I write often about motherhood. Sometimes I fear that I obsess, that I wallow in its intricacies. But something new is paving its way, adding to the noise, silencing some of it even as I come to a new conclusion. I find myself ever asking where the course of my life is headed. What will I be remembered for? What do I WANT to be remembered for?
So many books and clips and conversations, messages and photos are leading me down a path that I think intentional motherhood has paved. See when you make it your life's work to pour yourself out for you spouse, your kids, to WANT to do it, to find in it great joy, you start to see the beauty of living life empty. The more I move my selfish impulses and ambitions out of the way, the more of my real self I am finding. I like this self, I am happiest when I am allowing her to take control instead of that self whom always wants more.
I have always questioned why Christian culture as a whole sometimes hasn't seemed much different than the good people of the world who don't care for God. I know some humble, serving people who spend their lives helping others for no other reason than that it feels right. For a long time I struggled with this idea that the goal of the faith is, yes, to know God, but really it's to reel others in. Well guess what? People don't want our God. They don't want a club where we tell them they have to believe in something intangible or they're burning for eternity. And if they do find that glimmer of truth of God, choosing to believe, then they better behave or out they go. No more "Mr. Nice Guy" from us, get it together or get berated until you change or leave. And THEN, then if they stay and manage to conform? Then they BELONG. I heard these words from Jen Hatmaker recently and OH how they struck a chord. Believe...Behave...Belong.
But wait. Was this the way, the way of Jesus? When he called the sons of Zebedee did he ask for their belief? NO! My heart leapt as I realized the great truth about Jesus. People believed because in him they found a place where they belonged. They were loved, accepted and gently taught as they were...flawed, uneducated, selfish. People like them believed because Jesus gave them a safe place to learn how to. They belonged first.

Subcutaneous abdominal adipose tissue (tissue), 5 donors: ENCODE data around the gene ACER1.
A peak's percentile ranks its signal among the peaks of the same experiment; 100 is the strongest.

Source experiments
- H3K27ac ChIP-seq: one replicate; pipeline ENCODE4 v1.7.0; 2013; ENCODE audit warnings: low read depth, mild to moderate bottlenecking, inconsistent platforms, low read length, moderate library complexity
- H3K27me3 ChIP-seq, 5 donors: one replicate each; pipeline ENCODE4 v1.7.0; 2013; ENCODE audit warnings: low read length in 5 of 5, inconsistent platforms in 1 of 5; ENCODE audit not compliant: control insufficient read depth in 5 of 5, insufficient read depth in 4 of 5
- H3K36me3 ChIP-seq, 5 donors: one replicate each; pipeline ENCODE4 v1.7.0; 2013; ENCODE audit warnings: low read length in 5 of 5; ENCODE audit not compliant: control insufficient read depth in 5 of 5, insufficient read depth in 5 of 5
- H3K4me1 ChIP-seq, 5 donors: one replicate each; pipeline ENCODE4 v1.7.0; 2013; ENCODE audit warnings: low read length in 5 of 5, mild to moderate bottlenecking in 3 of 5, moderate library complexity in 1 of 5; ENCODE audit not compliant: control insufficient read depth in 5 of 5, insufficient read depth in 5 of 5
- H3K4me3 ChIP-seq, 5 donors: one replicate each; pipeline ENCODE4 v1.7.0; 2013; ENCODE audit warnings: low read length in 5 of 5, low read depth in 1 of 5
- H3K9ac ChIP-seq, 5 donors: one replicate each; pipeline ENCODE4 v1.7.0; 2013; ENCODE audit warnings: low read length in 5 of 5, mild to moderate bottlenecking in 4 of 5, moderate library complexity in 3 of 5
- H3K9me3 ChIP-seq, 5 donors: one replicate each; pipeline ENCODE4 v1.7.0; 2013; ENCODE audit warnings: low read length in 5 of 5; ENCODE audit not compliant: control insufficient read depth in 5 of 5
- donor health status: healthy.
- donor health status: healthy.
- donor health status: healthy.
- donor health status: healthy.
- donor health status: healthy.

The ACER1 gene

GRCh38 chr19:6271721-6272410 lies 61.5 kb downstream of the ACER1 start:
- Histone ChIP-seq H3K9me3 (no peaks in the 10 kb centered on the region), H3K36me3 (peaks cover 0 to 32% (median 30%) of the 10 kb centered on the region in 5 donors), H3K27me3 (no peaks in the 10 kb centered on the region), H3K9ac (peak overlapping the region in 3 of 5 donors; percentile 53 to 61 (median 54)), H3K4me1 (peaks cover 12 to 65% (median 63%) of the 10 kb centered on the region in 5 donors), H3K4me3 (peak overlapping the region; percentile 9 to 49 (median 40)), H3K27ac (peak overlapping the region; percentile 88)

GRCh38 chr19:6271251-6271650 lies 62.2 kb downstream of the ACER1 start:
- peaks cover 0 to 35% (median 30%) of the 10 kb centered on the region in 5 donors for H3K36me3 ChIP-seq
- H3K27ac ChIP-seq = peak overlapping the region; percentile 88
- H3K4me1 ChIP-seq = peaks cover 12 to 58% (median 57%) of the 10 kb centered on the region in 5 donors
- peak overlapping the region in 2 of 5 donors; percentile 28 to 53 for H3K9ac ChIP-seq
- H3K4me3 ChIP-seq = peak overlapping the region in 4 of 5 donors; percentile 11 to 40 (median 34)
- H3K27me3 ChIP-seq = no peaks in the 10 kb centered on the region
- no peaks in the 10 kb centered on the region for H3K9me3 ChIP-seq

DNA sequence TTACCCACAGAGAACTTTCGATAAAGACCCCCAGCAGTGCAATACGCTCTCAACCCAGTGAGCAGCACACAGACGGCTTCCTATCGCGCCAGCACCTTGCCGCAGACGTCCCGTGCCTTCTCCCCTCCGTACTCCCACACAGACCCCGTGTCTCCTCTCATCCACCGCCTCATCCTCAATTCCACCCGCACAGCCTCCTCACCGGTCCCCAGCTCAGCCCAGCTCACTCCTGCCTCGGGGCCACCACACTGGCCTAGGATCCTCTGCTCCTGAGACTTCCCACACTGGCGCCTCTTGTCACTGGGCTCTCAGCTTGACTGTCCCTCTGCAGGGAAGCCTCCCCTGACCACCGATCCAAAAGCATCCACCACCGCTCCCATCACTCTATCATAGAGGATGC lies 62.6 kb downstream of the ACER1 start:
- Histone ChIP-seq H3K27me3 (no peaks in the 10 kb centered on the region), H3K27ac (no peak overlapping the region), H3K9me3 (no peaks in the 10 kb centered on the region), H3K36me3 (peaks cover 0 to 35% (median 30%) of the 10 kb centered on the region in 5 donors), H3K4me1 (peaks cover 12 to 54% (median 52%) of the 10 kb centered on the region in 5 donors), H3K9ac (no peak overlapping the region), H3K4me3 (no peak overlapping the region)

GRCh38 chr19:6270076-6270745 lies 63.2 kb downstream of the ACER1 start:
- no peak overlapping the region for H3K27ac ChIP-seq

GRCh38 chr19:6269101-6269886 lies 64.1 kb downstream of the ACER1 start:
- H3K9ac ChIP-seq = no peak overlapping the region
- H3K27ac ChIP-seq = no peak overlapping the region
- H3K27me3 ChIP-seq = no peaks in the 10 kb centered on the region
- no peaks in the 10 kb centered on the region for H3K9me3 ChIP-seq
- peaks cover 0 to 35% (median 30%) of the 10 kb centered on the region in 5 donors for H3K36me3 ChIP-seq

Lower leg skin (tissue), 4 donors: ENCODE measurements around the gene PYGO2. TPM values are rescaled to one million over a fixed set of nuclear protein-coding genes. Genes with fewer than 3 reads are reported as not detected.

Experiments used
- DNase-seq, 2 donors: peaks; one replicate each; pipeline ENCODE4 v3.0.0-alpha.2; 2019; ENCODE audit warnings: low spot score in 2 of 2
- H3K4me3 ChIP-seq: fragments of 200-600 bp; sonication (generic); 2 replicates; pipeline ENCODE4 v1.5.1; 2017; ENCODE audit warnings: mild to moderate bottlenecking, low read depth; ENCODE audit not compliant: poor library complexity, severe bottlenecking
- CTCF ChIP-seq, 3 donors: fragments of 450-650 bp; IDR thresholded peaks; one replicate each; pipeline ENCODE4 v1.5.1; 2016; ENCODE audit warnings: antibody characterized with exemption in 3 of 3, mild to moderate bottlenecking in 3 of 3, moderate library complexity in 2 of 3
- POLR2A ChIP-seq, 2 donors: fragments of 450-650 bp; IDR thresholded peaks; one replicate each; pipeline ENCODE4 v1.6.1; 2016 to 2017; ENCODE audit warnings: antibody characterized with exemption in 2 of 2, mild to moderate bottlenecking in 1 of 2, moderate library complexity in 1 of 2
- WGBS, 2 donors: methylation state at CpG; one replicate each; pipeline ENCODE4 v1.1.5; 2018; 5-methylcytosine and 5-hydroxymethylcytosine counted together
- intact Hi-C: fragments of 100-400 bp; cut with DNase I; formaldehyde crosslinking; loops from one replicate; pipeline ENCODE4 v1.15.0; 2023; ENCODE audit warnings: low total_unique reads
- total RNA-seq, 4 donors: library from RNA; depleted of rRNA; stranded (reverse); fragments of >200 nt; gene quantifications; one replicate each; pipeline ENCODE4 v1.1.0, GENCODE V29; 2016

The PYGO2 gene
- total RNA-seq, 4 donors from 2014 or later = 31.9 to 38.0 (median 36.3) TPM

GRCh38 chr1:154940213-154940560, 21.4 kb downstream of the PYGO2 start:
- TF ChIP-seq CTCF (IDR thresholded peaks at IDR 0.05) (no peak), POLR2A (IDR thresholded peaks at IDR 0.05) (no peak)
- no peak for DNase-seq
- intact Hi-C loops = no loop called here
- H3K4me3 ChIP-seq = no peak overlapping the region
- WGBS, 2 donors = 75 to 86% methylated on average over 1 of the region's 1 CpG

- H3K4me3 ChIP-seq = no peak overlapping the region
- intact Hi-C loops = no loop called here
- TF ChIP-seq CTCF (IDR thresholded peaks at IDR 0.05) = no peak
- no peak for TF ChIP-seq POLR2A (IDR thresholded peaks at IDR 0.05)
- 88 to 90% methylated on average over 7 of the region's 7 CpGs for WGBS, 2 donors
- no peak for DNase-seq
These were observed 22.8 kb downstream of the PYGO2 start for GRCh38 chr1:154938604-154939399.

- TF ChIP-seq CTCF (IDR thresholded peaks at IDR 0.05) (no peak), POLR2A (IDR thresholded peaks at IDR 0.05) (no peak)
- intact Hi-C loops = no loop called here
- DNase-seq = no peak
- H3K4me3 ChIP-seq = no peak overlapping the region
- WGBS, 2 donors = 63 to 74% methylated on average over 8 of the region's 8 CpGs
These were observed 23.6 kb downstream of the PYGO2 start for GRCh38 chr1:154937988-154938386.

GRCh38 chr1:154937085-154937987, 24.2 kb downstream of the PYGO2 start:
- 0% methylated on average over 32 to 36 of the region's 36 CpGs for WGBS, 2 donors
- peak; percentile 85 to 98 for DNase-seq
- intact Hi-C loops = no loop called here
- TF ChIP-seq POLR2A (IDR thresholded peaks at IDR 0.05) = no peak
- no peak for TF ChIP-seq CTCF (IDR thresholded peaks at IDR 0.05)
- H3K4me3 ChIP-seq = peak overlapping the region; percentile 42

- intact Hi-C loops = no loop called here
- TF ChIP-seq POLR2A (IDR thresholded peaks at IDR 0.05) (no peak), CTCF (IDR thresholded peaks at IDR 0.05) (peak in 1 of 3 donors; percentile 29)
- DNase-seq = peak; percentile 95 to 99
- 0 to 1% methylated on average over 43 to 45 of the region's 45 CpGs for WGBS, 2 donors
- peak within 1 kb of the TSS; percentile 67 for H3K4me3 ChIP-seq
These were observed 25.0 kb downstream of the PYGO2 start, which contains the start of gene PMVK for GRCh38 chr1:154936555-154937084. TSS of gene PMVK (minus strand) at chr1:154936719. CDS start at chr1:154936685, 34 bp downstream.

I am certain my thoughts are mixed, jumbled, hardly discernible at this point, but thank you for reading this far. What I'm getting at here is the true mission we might just be called to do, is to really, actually be like Jesus. Leave a comfortable life to have nowhere to lay our heads, be so different that even our skeptics praise us for our works of mercy. Pour out. Pour out. BE the least of these. Maybe it starts in small ways. Maybe we say yes when asked to serve some one. Maybe we jump at the chance to bring meals to a family in need. Maybe in each tiny step He will open our hearts to pour more and more and more. He will prepare us to move ourselves aside for his works. He will show us who we really are as we strip bare the selfishness and learn to truly think of others more.
In all the swirling of my thoughts and the achings of my heart one thing is loud and certain:
"We don't get to opt out of living on mission because we might not be appreciated. We're not allowed to neglect the oppressed because we have reservations about their discernment. We cannot deny love because it might be despised or misunderstood...doing nothing is a blatant sin of omission. Turning a blind eye to the bottom on the grounds of 'unworthiness' is the antithesis to Jesus' entire mission." (Jen Hatmaker, "Interrupted")
So this is my new goal, my new direction. How can I make God tangible, how can live so that others see his reality IN me? How can my one small, seemingly insignificant life, have significance? How i live so that people know they already belong? I have only a small handful of ideas and promptings and leadings for how to change and scrape out my fear and selfish bits. I know it will take time. I know that it is what is being asked of my one wild and precious life.